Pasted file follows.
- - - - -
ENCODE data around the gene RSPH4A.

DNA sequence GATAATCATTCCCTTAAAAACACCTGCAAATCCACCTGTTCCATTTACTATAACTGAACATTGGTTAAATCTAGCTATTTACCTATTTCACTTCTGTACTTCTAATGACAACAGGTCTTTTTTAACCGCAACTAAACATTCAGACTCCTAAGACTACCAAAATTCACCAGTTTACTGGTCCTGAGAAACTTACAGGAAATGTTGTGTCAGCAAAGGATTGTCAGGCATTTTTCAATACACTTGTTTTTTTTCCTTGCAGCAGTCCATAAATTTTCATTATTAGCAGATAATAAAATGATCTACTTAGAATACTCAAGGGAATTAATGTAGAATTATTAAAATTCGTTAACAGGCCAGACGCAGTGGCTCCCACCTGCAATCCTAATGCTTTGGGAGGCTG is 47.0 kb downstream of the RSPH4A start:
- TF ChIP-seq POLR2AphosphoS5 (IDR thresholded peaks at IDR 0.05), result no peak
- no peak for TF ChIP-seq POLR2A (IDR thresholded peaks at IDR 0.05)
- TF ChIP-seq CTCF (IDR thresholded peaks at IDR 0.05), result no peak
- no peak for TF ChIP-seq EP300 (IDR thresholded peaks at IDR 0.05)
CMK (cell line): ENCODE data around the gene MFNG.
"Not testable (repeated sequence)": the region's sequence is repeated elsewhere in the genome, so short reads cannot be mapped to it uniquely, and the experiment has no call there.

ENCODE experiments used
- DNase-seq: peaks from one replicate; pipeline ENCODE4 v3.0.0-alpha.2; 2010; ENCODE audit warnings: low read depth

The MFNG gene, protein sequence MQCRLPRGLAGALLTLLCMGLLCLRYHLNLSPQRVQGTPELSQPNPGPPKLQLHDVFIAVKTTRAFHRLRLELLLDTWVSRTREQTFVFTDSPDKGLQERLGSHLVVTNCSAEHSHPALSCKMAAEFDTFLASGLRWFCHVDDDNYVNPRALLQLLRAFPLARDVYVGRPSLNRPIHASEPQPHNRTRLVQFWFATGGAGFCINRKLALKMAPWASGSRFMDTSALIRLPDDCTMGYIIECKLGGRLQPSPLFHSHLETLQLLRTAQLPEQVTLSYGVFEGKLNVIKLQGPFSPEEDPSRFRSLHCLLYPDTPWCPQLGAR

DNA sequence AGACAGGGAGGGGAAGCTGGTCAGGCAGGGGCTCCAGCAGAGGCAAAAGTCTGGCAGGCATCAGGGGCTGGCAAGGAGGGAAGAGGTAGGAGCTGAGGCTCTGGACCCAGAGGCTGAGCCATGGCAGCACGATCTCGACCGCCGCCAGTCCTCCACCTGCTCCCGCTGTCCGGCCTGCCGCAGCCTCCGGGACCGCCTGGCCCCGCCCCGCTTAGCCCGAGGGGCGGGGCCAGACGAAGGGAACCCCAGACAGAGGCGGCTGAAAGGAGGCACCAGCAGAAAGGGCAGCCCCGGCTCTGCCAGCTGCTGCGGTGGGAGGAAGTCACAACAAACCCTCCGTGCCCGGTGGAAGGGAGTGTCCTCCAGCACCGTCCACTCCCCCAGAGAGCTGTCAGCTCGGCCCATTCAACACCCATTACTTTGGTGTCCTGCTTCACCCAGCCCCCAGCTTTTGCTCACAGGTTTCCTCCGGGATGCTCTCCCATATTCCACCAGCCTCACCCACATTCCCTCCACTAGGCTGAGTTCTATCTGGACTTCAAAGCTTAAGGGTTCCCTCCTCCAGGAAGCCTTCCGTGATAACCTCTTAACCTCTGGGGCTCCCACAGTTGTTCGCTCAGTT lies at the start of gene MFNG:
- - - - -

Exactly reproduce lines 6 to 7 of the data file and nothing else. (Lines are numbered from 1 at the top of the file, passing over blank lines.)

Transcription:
- no peak for TF ChIP-seq EP300 (IDR thresholded peaks at IDR 0.05)
CMK (cell line): ENCODE data around the gene MFNG.